The H2/O2 sub-mechanism is the base of the oxidation mechanisms for all hydrocarbon (HC) and oxygenated fuels (Westbrook and Dryer, 1984). It was found that the H2/O2 mechanism considerably affects the predictions of auto-ignition and flame speed characteristics for large-molecule fuels (Bikas and Peters, 2001; Ji et al., 2012; Narayanaswamy et al., 2014). Thus, a reliable H2/O2 mechanism is crucial for the development of the PRF mechanism. In previous studies, the H2/O2 mechanism developed by Li et al. (2004) is usually introduced as the core for the mechanisms of large-molecule hydrocarbons. Recently, Burke et al. (2012) further updated the H2/O2 mechanism of Li et al. (2004), and significant improvements were achieved, especially under high-pressure and dilution conditions. Therefore, the updated H2/O2 mechanism (Burke et al., 2012) is used in this study.
Figure 1 compares the predicted ignition delay time and laminar flame speed using the previous mechanism and the improved one with the updated H2/O2 mechanism (Change I). As can be seen in Figure 1A, the H2/O2 mechanism slightly affects the ignition delay time at temperatures below 1000 K, which is primarily caused by the improved reaction rate of H2O2(+M) = OH + OH(+M) because of its high sensitivity to temperature in the negative temperature coefficient (NTC) regime (Narayanaswamy et al., 2014). It can be seen from Figure 1B that, although the updated mechanism improves the predictions on laminar flame speed, laminar flame speed is still overestimated when equivalence ratio (φ) is larger than 0.9 for iso-octane and is underestimated at φ < 1.3 for n-heptane. The differences in the predicted laminar flame speed between the previous mechanism and the updated mechanism are mainly resulted from the variation of the rate constants of the reactions H + O2 = O + OH and H + O2(+M) = HO2(+M), which dominate the laminar flame speed of hydrocarbons (Ji et al., 2012; Ranzi et al., 2012).
Figure 1. Influence of different improvements introduced to the previous PRF mechanism on (A) the predicted ignition delay time at p = 4.5 MPa and φ = 0.25, and (B) laminar flame speed at p = 0.1 MPa and Tu = 400 K [(I) updated H2/O2 chemistry; (II) updated HCO/CH3/CH2O sub-mechanism; (III) updated C2 sub-mechanism; (IV) updated large-molecule sub-mechanism] [symbols are experimental data (Vasu et al., 2005; Kumar et al., 2007; Shen et al., 2009); lines are predicted results].
The decomposition of formyl (HCO) radical dominates the formation of carbon monoxide (CO) at high temperatures for the oxidation of hydrocarbons. Metcalfe et al. (2013) recommended an updated HCO decomposition reaction, in which the reaction rate is increased by 20% compared to that proposed by Li et al. (2007). It was found that the slight change considerably improved the predicted laminar flame speed for methanol, especially under fuel-lean conditions (Metcalfe et al., 2013). Therefore, the improved rate constants for HCO decomposition are included in the present mechanism.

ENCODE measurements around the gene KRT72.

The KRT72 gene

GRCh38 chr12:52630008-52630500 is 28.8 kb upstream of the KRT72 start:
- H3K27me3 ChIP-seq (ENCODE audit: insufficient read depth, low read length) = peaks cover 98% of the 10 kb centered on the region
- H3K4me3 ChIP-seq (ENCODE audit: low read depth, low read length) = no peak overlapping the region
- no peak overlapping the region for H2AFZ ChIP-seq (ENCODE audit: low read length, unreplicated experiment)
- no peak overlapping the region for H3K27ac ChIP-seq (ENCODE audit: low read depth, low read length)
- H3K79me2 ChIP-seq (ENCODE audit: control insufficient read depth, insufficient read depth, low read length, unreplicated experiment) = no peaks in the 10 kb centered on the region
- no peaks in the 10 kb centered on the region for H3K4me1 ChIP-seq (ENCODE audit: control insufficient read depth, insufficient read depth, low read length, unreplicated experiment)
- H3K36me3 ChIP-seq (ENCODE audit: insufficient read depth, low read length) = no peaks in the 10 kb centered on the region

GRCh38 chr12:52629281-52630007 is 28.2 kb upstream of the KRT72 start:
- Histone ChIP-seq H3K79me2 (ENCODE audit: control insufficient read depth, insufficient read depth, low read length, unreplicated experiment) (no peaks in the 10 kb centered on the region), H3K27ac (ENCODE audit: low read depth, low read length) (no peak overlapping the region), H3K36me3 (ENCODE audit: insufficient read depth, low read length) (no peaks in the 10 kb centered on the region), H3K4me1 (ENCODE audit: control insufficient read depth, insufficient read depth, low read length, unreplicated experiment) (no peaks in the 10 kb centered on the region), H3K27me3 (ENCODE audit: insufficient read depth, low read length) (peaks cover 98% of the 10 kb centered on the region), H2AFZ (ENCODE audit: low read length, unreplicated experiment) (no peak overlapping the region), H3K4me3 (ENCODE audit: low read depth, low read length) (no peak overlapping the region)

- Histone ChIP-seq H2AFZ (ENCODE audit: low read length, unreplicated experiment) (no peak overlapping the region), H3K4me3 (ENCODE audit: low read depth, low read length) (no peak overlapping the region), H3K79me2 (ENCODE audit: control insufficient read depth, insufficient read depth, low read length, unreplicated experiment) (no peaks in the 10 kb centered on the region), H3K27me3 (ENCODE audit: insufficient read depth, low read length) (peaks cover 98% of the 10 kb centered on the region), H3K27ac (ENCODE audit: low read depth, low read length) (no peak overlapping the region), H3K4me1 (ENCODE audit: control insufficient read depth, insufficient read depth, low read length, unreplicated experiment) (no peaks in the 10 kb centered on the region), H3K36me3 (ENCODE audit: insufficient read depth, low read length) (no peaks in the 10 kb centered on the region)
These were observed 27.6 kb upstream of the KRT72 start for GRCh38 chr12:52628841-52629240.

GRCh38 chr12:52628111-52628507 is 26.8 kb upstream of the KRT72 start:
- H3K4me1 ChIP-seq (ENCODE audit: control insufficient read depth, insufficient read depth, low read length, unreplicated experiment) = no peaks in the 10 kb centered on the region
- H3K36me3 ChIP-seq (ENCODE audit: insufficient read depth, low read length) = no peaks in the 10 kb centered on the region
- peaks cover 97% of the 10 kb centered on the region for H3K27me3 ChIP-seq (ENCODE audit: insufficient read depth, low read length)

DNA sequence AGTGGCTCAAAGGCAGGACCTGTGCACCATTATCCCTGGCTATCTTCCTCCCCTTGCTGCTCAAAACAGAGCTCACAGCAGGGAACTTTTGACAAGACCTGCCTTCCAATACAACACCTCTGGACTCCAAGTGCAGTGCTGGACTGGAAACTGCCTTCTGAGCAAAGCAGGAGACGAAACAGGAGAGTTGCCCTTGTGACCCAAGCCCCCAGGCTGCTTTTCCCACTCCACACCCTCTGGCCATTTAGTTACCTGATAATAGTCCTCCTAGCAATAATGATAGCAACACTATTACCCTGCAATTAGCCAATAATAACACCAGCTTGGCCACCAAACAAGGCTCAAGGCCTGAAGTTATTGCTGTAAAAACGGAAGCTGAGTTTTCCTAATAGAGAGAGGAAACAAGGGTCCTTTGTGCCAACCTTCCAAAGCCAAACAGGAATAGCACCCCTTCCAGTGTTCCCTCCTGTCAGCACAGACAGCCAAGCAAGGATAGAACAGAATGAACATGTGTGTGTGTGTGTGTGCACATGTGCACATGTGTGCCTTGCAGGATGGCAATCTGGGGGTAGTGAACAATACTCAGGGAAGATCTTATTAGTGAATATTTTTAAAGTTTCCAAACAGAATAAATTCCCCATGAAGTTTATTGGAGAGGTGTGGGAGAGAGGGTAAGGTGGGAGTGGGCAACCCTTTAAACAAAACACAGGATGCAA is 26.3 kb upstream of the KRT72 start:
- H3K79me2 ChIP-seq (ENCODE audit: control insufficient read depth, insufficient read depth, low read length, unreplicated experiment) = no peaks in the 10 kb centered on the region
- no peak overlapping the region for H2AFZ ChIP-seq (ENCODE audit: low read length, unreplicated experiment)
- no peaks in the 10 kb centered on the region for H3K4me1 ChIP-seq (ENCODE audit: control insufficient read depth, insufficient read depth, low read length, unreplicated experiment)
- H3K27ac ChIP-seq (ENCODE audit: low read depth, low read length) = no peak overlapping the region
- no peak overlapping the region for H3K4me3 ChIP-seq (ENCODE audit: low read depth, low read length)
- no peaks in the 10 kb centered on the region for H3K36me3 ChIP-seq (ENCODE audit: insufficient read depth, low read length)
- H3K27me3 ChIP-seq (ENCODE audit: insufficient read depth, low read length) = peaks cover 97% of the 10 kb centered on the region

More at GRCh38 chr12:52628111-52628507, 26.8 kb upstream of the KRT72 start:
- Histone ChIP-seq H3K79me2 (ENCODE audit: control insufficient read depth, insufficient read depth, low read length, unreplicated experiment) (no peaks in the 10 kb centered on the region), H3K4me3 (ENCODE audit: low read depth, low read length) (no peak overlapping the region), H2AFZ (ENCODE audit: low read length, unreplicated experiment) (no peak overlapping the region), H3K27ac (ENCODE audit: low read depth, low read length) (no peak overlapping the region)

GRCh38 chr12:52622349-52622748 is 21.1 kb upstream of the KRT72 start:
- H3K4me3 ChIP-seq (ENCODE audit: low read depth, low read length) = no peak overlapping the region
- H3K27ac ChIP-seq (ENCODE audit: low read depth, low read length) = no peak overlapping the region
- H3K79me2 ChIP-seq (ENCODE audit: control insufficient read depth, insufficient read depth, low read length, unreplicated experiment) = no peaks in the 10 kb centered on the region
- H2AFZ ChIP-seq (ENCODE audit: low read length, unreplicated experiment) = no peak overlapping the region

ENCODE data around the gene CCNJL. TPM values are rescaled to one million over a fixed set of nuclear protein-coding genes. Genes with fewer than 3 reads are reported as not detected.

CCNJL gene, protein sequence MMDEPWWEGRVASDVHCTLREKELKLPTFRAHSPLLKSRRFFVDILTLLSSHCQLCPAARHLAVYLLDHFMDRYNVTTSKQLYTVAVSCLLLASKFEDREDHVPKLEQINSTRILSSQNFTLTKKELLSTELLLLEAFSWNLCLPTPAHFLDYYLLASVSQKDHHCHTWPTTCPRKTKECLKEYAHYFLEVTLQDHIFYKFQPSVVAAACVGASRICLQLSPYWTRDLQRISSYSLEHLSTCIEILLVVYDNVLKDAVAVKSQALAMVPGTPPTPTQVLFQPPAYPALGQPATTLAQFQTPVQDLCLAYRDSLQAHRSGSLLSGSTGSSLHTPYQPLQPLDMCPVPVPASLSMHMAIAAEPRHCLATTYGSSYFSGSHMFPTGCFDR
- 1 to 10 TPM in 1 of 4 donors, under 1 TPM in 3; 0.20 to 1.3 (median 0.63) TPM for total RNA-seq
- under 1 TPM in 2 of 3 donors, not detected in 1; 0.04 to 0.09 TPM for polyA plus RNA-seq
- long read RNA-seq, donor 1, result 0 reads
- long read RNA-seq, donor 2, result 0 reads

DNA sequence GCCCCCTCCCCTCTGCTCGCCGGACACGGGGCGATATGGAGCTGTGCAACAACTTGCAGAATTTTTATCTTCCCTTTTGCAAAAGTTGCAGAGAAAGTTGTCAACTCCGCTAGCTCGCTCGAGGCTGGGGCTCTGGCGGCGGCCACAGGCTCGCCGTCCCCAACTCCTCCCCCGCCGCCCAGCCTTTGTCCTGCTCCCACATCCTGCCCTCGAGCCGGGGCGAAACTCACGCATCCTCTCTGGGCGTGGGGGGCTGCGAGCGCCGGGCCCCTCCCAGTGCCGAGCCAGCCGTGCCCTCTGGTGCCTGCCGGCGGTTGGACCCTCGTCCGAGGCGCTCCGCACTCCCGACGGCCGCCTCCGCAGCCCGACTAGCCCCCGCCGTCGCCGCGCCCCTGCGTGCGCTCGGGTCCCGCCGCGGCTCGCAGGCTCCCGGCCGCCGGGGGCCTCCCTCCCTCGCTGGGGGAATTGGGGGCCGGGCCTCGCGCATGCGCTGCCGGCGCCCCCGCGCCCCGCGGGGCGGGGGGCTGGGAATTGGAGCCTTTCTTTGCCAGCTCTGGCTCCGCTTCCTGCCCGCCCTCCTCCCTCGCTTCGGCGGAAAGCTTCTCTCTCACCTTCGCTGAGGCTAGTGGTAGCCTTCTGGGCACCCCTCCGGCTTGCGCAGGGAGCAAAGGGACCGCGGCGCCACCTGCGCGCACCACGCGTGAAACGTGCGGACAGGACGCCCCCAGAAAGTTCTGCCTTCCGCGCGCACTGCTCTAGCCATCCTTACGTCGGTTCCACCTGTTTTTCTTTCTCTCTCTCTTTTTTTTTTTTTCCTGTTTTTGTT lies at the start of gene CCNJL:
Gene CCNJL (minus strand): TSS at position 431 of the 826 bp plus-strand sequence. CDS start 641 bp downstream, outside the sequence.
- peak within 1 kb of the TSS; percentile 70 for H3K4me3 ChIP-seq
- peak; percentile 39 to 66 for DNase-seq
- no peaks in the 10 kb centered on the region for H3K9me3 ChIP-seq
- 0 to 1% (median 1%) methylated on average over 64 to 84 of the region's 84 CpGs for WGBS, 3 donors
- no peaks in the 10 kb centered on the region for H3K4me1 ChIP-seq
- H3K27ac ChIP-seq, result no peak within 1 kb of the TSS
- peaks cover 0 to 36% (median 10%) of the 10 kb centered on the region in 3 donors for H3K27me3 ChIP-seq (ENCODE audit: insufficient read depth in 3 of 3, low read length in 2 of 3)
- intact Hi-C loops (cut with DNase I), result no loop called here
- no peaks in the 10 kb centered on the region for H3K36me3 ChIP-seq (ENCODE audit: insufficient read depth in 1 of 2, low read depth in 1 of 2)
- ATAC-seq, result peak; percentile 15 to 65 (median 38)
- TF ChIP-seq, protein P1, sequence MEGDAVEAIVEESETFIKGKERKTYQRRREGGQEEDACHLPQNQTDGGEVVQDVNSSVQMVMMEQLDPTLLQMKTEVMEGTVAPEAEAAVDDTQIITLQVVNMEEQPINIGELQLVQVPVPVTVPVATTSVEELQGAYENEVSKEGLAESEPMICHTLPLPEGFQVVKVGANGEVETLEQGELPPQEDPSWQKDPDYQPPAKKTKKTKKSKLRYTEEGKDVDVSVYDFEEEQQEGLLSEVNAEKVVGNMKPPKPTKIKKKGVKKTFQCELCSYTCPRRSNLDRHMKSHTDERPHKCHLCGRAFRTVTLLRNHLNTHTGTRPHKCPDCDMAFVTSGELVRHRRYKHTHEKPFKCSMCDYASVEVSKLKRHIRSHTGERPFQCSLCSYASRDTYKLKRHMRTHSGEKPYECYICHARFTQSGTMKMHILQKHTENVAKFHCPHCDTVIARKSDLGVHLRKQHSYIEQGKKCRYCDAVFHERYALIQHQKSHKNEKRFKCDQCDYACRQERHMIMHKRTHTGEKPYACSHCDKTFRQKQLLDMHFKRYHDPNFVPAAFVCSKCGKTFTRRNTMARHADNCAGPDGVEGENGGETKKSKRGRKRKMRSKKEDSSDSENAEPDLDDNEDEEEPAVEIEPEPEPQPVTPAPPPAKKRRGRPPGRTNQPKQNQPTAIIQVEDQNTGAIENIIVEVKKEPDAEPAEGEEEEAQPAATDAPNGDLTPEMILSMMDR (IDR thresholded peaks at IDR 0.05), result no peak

The methyl (CH3) radical plays a very important role for the flame of hydrocarbons (Ranzi et al., 2012). Previous studies found that the reactions involved CH3 radical significantly affected the laminar flame speed and ignition delay time for a variety of fuels (Chaos et al., 2007; Ji et al., 2010, 2012; Ranzi et al., 2012). Metcalfe et al. (2013) proposed a new CH3 chemical mechanism based on recent theoretical and experimental works. It was indicated that the mechanism with the new CH3 sub-mechanism was capable of accurately predicting the ignition delay time and laminar flame speed of methane over a wide range of conditions (Metcalfe et al., 2013).
Furthermore, formaldehyde (CH2O) is crucial for the oxidation of long-chain hydrocarbons in the cool flame and NTC regimes (Campbell et al., 2015), which are closely associated with the auto-ignition for practical engines in the LTC mode. In the present mechanism, the CH2O sub-mechanism is also refined based on the work of Metcalfe et al. (2013).
Overall, it can be seen from Figure 1 that the mechanism using the updated HCO/CH3/CH2O sub-mechanism (Change I + II) slightly affects the predicted ignition delay time, whereas the predicted laminar flame speed significantly increases for both n-heptane and iso-octane.
In the previous decoupling methodology, the core mechanism is a detailed H2/CO/C1 mechanism, and the oxidation of C2 species is described by an extremely reduced mechanism. However, Warnatz (1981) found that excessively reduced C2 mechanism was insufficient for the predictions in fuel-rich flames. Moreover, Ji et al. (2012) indicated that the concentration of vinyl (C2H3) increased rapidly with the decreased number of molecular branch, which led to increased laminar flame speed. Unfortunately, the previous PRF mechanism (Liu et al., 2012) cannot accurately capture this behavior. To solve this problem, the C2 sub-mechanism is improved by introducing a series of reactions involving C2H3 and C2H4 due to their importance in ignition and flame propagation behaviors (Metcalfe et al., 2013). The related reactions are obtained by sensitivity and reaction flow analysis on one-dimensional laminar flames for the detailed mechanisms of Ji et al. (2012), Ranzi et al. (2012), and Metcalfe et al. (2013).